Giovanni nodded, handing over the pistol.

"Right."  Johnny smiled, grasping the handle of the gun.  

"Keep 'em here."  Giovanni ordered.

"Aye,"  Johnny nodded.  "I could do that.  Or, I could do...this."  With that, he raised the pistol and struck Giovanni across the skull with it.  Giovanni fell to the floor with a loud thud.

Quickly turning, Johnny hurried to the Duke.

"Your Grace,"  Johnny urged.  "Please leave and take all these fine folk with ya."

Punch nodded.  "We will.  But, first, I want to free Fern.  Gerard, take Gamilla, Maude and Lady Fallbridge home while His Lordship and I go after Miss Fern."

"Punch, I'm not leaving you." Lennie shook her head

"Nor are we, Your Grace."  Gerard added.

"There,"  Lennie laughed.  "You see.  None of us are leaving you."

"Aye, Miss,"  Johnny pleaded.  "Your brother is right.  You'd do well to listen.  This ain't no place for ya."

"I'm not leaving that little girl to be mistreated the way...."  Lennie began, but trailed off.

"Come, then, before Giovanni wakes."  Robert smiled.

"Besides, I'd like a few parting words with Orpha."  Lennie muttered as they all climbed the stairs.



Did you miss Chapters 1-362 of Mr. Punch of Belgrave Square?  If so, you can read them here.  Come back tomorrow for Chapter 364.





Precious Time: The Lilies Lantern Clock, 1650




Lantern Clock of Silver
David Bouquet, 1650
The Victoria & Albert Museum


Lantern clocks such as the one pictured here were first developed in England in the 1620s. The name “lantern” is thought to have come from the word “laton” - meaning brass - as most of these timepieces featured brass cases.

These clocks were always driven by weights and were made to stand on a bracket or to hang on the wall.

This clock is exceptional in that it is the only known lantern clock with a silver, and not brass, case. The dial plate, chapter ring, alarm disc, side doors and pierced silver gallery are all comprised 
 of silver. Because of the unusual medium, we can only assume that this clock was a special commission for a wealthy patron from David Bouquet, a French immigrant who was admitted to the Blacksmiths' Company in 1628.  Bouquet joined the Clockmakers' Company as a founding member in 1632.  He was known for his fine engraving—work which we can see nicely here.  The front of the clock is engraved with pinks, tulips, lilies and other flowers.  Meanwhile,  above, an openwork gallery is surmounted by pierced floral crestings with vases at the corners.

The clock dates to about 1650.



Object of the Day, Museum Edition: The Williamson Diamond Brooch, 1952



The Williamson Diamond Brooch
Pink and White Diamonds
Cartier, 1952
Crown Copyright
The Royal Collection
Image Courtesy of Her Majesty
Queen Elizabeth II
Some consider the central stone in this brooch to be the finest pink diamond in the world. Certainly when it was mined, it was, and probably ties with the Graff Pink for that honor now.  Weighing 23.6 carats, the diamond was found in Tanzania by geologist Dr. John Williamson who presented the diamond to Princess Elizabeth (now Queen Elizabeth II) as a wedding gift in 1947.  In 1948, the diamond was cut by London’s Briefel and Lemer.  Longing to wear the diamond, Queen Elizabeth II commissioned Frederick Mew of Cartier to create a fitting setting for the pink sparkler in 1952.  The result was this unique brooch which remains in Her Majesty’s private jewel collection.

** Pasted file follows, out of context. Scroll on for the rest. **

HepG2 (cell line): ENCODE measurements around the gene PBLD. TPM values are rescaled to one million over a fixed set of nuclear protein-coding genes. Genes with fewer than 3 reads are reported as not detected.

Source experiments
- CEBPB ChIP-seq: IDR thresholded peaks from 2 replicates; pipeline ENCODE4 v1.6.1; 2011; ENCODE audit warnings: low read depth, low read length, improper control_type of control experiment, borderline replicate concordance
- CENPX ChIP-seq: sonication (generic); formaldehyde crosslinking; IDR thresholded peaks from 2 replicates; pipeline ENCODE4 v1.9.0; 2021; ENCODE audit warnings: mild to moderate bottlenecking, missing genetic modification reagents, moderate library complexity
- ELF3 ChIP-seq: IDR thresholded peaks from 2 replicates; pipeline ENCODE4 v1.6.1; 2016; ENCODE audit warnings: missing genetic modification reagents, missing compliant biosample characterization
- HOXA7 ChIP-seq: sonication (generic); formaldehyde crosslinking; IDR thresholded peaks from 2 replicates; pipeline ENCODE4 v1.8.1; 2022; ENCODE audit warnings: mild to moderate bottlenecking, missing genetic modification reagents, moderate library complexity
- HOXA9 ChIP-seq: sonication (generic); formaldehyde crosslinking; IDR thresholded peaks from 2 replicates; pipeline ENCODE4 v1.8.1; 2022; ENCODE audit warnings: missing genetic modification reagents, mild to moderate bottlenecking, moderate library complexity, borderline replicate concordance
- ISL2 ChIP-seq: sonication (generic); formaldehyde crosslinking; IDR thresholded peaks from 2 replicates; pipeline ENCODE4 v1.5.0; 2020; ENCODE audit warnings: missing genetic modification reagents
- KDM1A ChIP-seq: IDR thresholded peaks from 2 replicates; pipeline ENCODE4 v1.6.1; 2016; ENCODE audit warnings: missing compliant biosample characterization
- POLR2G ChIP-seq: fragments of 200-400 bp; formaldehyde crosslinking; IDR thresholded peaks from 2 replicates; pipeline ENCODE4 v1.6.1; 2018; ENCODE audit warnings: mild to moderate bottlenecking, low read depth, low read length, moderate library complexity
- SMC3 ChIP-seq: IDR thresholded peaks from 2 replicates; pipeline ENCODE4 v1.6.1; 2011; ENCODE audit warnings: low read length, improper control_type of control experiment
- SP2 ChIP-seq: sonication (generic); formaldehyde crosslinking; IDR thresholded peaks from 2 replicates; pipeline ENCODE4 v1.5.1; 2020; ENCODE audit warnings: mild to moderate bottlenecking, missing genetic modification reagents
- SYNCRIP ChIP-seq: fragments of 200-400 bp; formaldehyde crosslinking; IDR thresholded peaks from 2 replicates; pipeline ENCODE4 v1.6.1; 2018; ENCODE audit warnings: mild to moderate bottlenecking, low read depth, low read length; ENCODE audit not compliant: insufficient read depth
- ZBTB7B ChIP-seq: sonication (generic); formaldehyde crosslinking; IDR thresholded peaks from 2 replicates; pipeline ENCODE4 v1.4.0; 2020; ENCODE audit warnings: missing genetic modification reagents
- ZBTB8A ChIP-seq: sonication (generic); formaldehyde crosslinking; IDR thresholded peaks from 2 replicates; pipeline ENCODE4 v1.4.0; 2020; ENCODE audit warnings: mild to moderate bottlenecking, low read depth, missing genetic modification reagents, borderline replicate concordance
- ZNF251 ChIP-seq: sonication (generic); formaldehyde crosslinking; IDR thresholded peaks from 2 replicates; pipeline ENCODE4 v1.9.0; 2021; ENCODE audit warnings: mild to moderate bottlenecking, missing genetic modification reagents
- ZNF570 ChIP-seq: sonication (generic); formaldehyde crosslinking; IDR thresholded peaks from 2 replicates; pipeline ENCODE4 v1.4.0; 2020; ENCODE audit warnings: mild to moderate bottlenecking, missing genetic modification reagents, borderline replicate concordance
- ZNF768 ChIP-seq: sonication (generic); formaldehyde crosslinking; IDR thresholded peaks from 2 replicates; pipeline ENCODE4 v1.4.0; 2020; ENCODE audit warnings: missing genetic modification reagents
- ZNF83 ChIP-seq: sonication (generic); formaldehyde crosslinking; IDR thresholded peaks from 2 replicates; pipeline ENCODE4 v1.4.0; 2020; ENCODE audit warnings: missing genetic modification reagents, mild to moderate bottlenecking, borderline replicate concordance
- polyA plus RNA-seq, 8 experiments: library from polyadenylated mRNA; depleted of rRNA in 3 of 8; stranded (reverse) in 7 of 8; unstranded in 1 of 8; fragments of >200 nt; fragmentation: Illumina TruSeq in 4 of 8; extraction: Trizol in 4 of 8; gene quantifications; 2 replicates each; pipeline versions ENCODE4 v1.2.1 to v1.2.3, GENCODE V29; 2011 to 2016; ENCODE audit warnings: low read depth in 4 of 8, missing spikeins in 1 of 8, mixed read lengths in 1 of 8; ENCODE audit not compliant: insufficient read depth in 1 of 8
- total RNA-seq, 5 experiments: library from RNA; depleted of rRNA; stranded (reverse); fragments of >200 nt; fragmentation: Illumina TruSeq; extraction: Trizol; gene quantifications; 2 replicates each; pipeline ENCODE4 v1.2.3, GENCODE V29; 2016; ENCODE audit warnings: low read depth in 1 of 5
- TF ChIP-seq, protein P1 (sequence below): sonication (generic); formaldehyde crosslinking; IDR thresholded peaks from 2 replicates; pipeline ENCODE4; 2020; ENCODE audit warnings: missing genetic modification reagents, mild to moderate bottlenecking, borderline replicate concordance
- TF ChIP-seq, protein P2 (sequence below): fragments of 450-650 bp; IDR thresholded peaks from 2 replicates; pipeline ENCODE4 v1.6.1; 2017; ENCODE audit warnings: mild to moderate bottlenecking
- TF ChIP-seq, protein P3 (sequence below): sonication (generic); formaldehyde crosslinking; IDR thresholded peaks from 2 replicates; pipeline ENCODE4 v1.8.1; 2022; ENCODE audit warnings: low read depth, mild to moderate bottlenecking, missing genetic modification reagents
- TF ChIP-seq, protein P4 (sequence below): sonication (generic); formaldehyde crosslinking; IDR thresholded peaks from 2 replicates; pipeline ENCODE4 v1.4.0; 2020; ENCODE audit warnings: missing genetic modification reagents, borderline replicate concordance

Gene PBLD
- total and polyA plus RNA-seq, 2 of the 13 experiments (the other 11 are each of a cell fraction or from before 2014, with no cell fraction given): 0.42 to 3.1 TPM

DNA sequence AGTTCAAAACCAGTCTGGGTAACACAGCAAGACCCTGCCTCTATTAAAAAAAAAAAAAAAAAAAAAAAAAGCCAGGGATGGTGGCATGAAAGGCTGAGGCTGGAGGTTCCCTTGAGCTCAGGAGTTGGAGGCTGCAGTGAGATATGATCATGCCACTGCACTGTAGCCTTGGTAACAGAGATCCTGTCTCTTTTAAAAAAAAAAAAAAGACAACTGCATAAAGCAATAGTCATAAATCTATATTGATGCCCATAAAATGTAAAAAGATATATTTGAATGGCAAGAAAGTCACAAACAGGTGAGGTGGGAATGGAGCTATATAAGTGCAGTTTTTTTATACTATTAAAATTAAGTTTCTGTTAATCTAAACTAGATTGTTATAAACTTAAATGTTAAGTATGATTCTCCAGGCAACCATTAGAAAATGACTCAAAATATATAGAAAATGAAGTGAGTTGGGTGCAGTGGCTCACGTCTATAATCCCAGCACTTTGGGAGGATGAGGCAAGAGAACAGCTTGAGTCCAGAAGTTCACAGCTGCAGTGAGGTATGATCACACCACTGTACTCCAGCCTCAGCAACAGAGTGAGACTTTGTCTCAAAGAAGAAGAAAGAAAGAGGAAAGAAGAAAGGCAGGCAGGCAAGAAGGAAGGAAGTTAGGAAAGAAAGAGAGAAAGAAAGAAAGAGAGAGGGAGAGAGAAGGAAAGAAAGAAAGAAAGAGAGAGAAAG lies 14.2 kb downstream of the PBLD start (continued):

Wednesday, August 7, 2013

Mastery of Design: The Countess Portman Oak Parure

Diamond Oak Leaf Parure
From the Hull Grundy Gift
This and all related images from:
The British Museum

All images can be enlarged by clicking on them.



Something about the description for this magnificent jewel in the collection of The British Museum put me in mind of "The Phantom of the Opera."  However, instead of a "chandelier in pieces," here, we have a tiara in three pieces.  


The diamonds are set, open-back, with silver prongs on a structure of gold which takes the form of branches of oak leaves and acorns.  





The three diamond sections can be worn mounted to two tortoise-shell combs, hooked together on a special mount as a brooch or on the golden crown frame as a tiara.  The various parts are still housed in their original case from the jeweler:  Hunt & Roskell, 156 New Bond Street.  The jewelled elements are interchangeable between the combs, the brooch-frame and the tiara. The lid of the case is stamped with a Viscount's coronet and the initials MP."


This suite is part of the Hull-Grundy gift to The British Museum which we've been examining these past few days.  


Text from catalogue of the Hull Grundy Gift tells us:

This set was sold at Sotheby's in 1970 (19 March, lot 140) with its original case. The gold initials and coronet on the lid suggest that the tiara may once have been owned by Mary Selina Charlotte Portman, daughter of Viscount Milton and wife of William Henry Berkeley, 2nd Viscount Portman; she was married on 1 June, 1855, and died in 1899.






Sculpture of the Day: The Prince and Princess, 1845-1850



Princess Victoria and Prince Edward
Staffordshire, 1845-1850
The Victoria & Albert Museum



Staffordshire figures often depicted popular people of the era. As we know, when these figures were first produced in 1840, the first subjects were Queen Victoria and Prince Albert, so it’s only fitting that their children would also find themselves to be the subjects of these colorful porcelain sculptures.